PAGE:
I watched this Ted talk a while ago and I have to say, it’s done a lot to change my perspective on stress.

Nevertheless, that doesn’t mean I don’t have any (stress), it doesn’t mean I’m not up until the wee hours of the morning fretting and stewing about the future. In fact, whether my change in perspective has anything to do with it or not- it seems like recently, there’s just more and more and more stuff to worry about.

The classroom portion of my course is winding to a close. Final exams are coming in ….CRAP! 23 DAYS!! And we are collectively holding our breaths about practicum placements- which our school is holding out on giving our assignments to the very. last. possible. moment.

I’ve had to sorta-kind-of quit my hardware store job- I can’t give them any information about my availability until my placement is assigned and I have a schedule with my preceptor. My boss was as understanding as possible considering, but I’m pretty sure once I have a schedule, it won’t be meshing with what he needs me for.

Realistically, I should be up to my neck in power-points and textbooks and scenario practice- but instead I have a rare combination of Study Narcolepsy and Spring Fever. Every time I crack a book, there’s a stray sunbeam drifting into my line of sight and I either start to snore and drool like a cat or I’m itching to get up and go outside. (I should just take the damn books outside, I know)

Anyway… One of our particularly amazing instructors gave us all a bit of advice. “Take care of yourselves this month… You’re headed into final exams and about to be thrown into the fire on practicum. If you’ve been partying, stop. If you’re not getting enough sleep, start. Lay off the caffeine and the junk food and booze, get out and get some exercise and fresh air. Take care of yourselves.”

And so, instead of banging my head against the wall, I’ve decided to take his advice (fortunately, I don’t have any partying to give up on). And I made up a list of things to do instead of FREAK OUT about everything that’s coming down the chute.

1. Get out and walk. (this is one of my favorite things to do anyway. Winter seems to be over and sometimes when I’m at school I take off on lunch and go for a walk just because)

2. Get to bed before 1am. Before midnight. Ideally before 11 excluding the evenings I’m in school and don’t get home before 10:30 anyway.

3. Turn off the TV. I can lose HOURS to the tube- and always end up feeling guilty because I should have been doing something else… like studying.

4. Music. I like to pretend I can play guitar- but it’s been so long since I’ve picked mine up that all the callouses have disappeared from my fingers. But it’s relaxing and it makes me feel good.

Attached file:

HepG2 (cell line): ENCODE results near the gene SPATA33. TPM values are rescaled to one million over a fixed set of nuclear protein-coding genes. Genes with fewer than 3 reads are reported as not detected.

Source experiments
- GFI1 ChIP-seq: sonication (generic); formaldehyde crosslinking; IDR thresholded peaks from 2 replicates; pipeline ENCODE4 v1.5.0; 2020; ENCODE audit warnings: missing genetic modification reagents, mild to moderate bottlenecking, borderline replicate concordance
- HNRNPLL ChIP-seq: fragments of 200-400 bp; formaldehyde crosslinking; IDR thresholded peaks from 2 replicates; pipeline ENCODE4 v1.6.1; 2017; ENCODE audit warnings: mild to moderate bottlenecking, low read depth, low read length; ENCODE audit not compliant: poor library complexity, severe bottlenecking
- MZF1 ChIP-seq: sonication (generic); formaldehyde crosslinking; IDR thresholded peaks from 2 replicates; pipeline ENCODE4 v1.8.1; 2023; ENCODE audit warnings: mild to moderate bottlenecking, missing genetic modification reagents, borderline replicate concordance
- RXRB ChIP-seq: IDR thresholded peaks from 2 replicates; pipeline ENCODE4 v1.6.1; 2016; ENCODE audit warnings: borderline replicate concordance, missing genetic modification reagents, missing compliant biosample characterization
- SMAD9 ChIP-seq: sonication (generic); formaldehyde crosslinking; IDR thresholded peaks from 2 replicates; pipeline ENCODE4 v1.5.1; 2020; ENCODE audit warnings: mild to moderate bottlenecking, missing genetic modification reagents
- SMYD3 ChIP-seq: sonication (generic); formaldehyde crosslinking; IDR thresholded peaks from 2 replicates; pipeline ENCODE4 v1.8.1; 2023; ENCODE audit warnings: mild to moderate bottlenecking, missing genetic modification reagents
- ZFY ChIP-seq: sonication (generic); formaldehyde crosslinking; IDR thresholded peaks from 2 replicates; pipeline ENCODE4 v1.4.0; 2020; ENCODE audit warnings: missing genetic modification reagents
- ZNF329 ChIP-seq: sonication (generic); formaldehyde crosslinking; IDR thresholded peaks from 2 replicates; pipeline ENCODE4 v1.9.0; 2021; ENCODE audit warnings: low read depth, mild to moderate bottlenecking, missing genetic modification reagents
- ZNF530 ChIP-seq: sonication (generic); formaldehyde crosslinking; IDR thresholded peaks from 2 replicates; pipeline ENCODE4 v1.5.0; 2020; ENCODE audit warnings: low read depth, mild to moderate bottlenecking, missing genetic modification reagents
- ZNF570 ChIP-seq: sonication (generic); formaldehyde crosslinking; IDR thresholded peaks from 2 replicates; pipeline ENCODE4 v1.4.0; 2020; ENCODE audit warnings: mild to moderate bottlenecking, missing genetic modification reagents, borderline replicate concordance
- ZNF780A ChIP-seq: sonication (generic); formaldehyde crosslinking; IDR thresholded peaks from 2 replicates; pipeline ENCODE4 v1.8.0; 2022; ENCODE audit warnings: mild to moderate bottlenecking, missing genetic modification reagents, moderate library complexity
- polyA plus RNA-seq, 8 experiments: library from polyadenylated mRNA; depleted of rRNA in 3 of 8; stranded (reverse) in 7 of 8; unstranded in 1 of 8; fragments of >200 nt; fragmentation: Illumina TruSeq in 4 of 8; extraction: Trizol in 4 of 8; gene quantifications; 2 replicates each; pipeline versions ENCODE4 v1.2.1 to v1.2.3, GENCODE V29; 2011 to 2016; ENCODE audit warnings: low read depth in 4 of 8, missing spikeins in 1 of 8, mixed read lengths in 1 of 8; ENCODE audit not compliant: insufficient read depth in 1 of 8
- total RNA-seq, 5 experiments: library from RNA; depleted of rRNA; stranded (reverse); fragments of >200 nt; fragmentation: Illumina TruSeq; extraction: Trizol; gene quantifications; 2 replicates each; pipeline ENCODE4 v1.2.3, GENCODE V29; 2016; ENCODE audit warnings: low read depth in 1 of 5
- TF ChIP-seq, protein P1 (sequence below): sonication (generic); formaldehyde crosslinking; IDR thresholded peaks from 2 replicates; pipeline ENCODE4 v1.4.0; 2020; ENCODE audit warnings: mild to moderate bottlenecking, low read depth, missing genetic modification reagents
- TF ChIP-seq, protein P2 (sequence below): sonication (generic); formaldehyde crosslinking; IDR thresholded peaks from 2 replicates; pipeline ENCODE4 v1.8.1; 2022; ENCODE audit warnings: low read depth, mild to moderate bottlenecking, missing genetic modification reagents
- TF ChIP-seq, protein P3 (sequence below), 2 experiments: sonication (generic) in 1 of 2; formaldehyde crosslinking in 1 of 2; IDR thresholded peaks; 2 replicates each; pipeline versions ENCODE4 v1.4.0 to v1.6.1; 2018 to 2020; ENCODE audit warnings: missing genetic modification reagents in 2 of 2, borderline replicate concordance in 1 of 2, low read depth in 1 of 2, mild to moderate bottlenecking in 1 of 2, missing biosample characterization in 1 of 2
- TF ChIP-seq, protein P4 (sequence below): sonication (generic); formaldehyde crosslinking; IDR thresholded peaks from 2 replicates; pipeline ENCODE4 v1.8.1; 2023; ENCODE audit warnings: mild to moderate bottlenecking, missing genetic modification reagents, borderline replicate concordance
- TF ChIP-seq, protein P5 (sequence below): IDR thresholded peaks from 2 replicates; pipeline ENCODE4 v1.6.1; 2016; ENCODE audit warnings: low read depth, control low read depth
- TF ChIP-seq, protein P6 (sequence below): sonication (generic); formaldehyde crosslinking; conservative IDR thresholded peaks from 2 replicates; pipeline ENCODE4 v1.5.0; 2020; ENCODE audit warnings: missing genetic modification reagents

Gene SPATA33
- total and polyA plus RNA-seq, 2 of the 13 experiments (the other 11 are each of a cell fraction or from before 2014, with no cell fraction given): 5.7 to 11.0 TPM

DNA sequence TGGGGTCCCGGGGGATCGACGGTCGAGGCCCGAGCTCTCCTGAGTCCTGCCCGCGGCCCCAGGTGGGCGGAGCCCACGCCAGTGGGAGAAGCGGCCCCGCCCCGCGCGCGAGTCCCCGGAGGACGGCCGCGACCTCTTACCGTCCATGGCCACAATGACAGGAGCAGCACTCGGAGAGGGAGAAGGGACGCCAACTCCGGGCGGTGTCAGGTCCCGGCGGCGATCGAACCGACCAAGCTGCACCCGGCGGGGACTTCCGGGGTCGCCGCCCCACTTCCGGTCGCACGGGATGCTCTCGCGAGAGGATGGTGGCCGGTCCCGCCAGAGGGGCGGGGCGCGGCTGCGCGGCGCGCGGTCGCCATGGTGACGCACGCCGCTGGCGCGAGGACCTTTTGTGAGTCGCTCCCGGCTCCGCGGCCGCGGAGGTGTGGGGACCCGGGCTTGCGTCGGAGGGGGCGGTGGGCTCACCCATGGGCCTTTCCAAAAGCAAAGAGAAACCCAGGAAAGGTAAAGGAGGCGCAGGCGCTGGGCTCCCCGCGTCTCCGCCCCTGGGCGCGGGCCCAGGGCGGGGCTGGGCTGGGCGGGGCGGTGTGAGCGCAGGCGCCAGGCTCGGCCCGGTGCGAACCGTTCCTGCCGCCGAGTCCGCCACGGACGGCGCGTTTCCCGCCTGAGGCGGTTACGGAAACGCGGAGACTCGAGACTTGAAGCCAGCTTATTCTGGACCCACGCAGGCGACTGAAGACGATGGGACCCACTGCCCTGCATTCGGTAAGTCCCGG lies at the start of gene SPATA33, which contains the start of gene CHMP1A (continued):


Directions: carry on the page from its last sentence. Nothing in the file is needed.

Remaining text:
and finally, 5. Make a plan. I’m working on that right now. There’s a shit-tonne of material to cover and I need to figure out a pace and make sure I’m working through it and covering any of my weak spots.

So, when life starts throwing crap at your head, DUCK! And take care of yourselves!


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Ah… You’ve been missing me have you?

Well, I could tell you all about the DRAMA going on in EMT school right now, and the rising levels of frustration…but I’ve been working on NOT wallowing in that mess so, no, I won’t tell you about that. Nor will I tell you about my windshield adventure, nearly getting mowed down by a five-ton truck, or accidentally sticking myself during IV practice in class last week. These are all minor adventures and while there is a fair amount of hilarity involved- not enough to fill a whole post in.



So. 6 or so weeks ago my Darling Spouse tried to get me to watch some crazy internet video (read;advertisement) on “Why Yeast is Causing ALL THE THINGS wrong with you”…and “why if you just buy our factory direct super-potent probiotic supplement, you can carry on eating shit every day and get THIN and Healthy and Cure Baldness (and what-the-hell-ever). For only 69.95 a month with our special introductory offer”. *FACEPALM*

IMHO, there are only two magical cures for being fat.

1. You have a previously undiagnosed medical condition- say, hypothyroidism. You get that hormone replacement going and blammo- you will probably start losing some weight. (and don’t get all up in my face and start talking about “subclinical metabolic imbalances” etcetera, if you have it in you to badger the shit out of a doctor or three until they start treating you for something they don’t think you really have, you could also channel that energy into eating some broccoli and walking all the way to the mailbox once a day- and don’t be surprised if your prescription tastes a little like tic-tacs in a fancy bottle)